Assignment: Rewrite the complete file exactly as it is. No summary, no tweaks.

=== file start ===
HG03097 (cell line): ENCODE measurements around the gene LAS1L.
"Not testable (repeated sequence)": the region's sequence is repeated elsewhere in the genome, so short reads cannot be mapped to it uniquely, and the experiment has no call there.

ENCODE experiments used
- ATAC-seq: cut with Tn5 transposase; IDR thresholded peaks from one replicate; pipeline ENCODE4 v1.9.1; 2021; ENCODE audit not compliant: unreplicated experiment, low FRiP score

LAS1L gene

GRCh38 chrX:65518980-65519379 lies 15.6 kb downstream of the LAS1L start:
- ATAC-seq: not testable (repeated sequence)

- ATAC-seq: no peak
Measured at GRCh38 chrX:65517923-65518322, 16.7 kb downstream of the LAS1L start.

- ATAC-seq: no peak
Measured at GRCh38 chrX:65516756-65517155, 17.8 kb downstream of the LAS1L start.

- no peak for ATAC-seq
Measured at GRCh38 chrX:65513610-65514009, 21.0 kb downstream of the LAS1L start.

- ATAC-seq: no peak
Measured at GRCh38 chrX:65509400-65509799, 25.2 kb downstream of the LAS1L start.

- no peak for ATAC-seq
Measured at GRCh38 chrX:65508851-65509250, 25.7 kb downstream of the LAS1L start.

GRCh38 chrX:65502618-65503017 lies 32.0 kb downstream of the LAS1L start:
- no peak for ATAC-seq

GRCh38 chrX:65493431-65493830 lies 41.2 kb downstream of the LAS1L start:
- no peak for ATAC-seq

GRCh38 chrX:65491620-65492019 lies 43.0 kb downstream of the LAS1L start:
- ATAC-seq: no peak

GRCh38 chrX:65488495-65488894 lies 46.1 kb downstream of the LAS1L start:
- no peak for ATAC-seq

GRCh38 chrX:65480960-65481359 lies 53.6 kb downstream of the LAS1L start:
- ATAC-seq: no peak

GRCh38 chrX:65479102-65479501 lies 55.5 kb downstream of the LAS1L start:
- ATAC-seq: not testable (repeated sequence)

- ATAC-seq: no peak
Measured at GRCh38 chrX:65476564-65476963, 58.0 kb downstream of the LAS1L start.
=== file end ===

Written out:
HG03097 (cell line): ENCODE measurements around the gene LAS1L.
"Not testable (repeated sequence)": the region's sequence is repeated elsewhere in the genome, so short reads cannot be mapped to it uniquely, and the experiment has no call there.

ENCODE experiments used
- ATAC-seq: cut with Tn5 transposase; IDR thresholded peaks from one replicate; pipeline ENCODE4 v1.9.1; 2021; ENCODE audit not compliant: unreplicated experiment, low FRiP score

LAS1L gene

GRCh38 chrX:65518980-65519379 lies 15.6 kb downstream of the LAS1L start:
- ATAC-seq: not testable (repeated sequence)

- ATAC-seq: no peak
Measured at GRCh38 chrX:65517923-65518322, 16.7 kb downstream of the LAS1L start.

- ATAC-seq: no peak
Measured at GRCh38 chrX:65516756-65517155, 17.8 kb downstream of the LAS1L start.

- no peak for ATAC-seq
Measured at GRCh38 chrX:65513610-65514009, 21.0 kb downstream of the LAS1L start.

- ATAC-seq: no peak
Measured at GRCh38 chrX:65509400-65509799, 25.2 kb downstream of the LAS1L start.

- no peak for ATAC-seq
Measured at GRCh38 chrX:65508851-65509250, 25.7 kb downstream of the LAS1L start.

GRCh38 chrX:65502618-65503017 lies 32.0 kb downstream of the LAS1L start:
- no peak for ATAC-seq

GRCh38 chrX:65493431-65493830 lies 41.2 kb downstream of the LAS1L start:
- no peak for ATAC-seq

GRCh38 chrX:65491620-65492019 lies 43.0 kb downstream of the LAS1L start:
- ATAC-seq: no peak

GRCh38 chrX:65488495-65488894 lies 46.1 kb downstream of the LAS1L start:
- no peak for ATAC-seq

GRCh38 chrX:65480960-65481359 lies 53.6 kb downstream of the LAS1L start:
- ATAC-seq: no peak

GRCh38 chrX:65479102-65479501 lies 55.5 kb downstream of the LAS1L start:
- ATAC-seq: not testable (repeated sequence)

- ATAC-seq: no peak
Measured at GRCh38 chrX:65476564-65476963, 58.0 kb downstream of the LAS1L start.